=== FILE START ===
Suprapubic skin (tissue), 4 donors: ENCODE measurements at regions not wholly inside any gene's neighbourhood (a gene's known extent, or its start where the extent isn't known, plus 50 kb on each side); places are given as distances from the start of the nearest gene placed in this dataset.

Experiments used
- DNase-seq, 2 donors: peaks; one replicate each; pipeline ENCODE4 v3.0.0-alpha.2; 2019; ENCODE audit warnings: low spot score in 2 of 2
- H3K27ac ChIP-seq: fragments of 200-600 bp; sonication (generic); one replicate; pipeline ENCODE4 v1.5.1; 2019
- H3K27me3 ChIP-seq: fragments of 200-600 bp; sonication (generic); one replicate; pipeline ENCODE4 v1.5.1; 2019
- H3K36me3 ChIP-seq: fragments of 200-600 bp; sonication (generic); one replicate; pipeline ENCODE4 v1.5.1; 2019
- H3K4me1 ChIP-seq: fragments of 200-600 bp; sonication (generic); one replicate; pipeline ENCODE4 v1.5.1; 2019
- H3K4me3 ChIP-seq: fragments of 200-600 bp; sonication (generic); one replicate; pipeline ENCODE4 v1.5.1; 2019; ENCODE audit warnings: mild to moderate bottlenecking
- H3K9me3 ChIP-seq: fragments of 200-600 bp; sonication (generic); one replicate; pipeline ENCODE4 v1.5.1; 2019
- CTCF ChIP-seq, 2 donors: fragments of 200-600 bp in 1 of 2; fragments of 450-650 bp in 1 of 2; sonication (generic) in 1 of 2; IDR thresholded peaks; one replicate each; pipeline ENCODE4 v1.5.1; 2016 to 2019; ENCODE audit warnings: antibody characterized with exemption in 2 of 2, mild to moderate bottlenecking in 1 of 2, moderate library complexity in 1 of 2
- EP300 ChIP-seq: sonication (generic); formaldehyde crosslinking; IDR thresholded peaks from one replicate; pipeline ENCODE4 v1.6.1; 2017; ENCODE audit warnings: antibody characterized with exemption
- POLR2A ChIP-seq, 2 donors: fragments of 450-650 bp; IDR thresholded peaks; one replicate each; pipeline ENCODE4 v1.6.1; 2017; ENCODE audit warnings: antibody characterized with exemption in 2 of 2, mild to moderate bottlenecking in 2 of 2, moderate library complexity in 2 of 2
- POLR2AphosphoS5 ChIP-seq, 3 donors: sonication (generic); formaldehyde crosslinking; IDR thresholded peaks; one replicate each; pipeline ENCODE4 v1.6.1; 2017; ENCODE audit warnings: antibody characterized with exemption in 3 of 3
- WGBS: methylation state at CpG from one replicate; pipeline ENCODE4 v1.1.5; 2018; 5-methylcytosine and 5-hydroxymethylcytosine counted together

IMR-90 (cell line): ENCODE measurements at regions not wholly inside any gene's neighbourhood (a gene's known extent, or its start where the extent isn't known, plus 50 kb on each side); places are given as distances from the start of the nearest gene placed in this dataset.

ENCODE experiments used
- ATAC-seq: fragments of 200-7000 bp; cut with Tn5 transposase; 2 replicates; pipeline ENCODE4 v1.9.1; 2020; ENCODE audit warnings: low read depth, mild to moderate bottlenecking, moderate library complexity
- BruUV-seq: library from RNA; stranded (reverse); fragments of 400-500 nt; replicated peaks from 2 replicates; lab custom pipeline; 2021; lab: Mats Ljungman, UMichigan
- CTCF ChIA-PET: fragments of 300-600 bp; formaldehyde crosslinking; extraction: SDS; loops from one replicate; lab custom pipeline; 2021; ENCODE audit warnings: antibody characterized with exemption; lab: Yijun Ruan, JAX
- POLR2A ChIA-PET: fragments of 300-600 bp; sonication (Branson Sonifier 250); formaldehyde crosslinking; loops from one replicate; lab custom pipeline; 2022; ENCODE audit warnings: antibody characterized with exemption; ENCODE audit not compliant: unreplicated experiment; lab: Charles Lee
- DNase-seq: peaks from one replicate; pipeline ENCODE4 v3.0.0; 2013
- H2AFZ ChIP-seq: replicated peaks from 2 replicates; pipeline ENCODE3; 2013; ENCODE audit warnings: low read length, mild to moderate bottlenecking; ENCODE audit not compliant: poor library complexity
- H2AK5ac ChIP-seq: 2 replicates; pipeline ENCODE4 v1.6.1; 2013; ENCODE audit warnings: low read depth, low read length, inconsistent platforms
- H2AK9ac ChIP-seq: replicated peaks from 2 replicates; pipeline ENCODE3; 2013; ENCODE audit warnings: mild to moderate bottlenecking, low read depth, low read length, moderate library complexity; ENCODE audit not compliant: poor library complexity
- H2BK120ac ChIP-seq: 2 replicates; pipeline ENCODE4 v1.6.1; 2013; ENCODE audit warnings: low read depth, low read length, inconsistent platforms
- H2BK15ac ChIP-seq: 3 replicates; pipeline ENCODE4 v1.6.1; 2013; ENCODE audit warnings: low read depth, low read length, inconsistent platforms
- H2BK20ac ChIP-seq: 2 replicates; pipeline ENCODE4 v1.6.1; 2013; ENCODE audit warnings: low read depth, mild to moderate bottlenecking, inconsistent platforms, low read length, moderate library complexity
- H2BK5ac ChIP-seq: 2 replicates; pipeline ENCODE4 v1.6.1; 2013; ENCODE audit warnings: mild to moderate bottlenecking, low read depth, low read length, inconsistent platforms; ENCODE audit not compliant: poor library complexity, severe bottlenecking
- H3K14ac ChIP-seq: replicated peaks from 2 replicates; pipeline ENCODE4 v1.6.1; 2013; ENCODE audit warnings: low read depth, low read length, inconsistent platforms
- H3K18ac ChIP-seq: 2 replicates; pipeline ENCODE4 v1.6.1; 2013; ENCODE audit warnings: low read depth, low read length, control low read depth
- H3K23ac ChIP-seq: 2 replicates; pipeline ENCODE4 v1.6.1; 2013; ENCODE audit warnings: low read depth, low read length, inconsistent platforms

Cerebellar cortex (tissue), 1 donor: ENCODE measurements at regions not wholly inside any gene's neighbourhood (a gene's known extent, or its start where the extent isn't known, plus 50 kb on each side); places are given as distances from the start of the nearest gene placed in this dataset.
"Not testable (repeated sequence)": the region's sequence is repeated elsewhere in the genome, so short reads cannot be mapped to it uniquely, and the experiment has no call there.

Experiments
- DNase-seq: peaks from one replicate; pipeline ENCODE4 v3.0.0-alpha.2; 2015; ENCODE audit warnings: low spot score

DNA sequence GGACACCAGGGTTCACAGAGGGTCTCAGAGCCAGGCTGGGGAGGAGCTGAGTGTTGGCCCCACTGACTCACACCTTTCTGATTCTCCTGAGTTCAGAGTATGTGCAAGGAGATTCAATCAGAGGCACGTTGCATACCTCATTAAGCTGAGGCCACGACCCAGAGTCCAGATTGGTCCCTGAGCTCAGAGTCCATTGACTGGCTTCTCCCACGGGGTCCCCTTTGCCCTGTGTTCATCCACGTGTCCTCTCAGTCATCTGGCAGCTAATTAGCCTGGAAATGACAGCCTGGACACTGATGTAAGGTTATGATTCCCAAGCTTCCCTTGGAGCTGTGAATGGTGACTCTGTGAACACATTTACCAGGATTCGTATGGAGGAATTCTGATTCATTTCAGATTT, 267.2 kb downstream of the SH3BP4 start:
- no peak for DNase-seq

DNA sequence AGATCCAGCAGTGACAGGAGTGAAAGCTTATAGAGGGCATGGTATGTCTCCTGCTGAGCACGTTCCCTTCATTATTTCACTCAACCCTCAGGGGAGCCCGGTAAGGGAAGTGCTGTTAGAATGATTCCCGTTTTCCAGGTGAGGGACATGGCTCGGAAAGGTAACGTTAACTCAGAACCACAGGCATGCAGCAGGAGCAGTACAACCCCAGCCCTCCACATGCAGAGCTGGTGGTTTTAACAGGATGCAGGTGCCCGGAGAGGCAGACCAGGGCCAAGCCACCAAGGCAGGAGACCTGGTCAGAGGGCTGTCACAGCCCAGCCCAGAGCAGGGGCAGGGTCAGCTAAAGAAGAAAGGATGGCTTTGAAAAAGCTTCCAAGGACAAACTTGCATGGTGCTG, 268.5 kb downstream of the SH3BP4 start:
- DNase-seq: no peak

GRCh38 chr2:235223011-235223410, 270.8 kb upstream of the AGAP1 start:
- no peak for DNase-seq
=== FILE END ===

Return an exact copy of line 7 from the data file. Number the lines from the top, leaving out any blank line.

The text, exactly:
- H3K4me1 ChIP-seq: fragments of 200-600 bp; sonication (generic); one replicate; pipeline ENCODE4 v1.5.1; 2019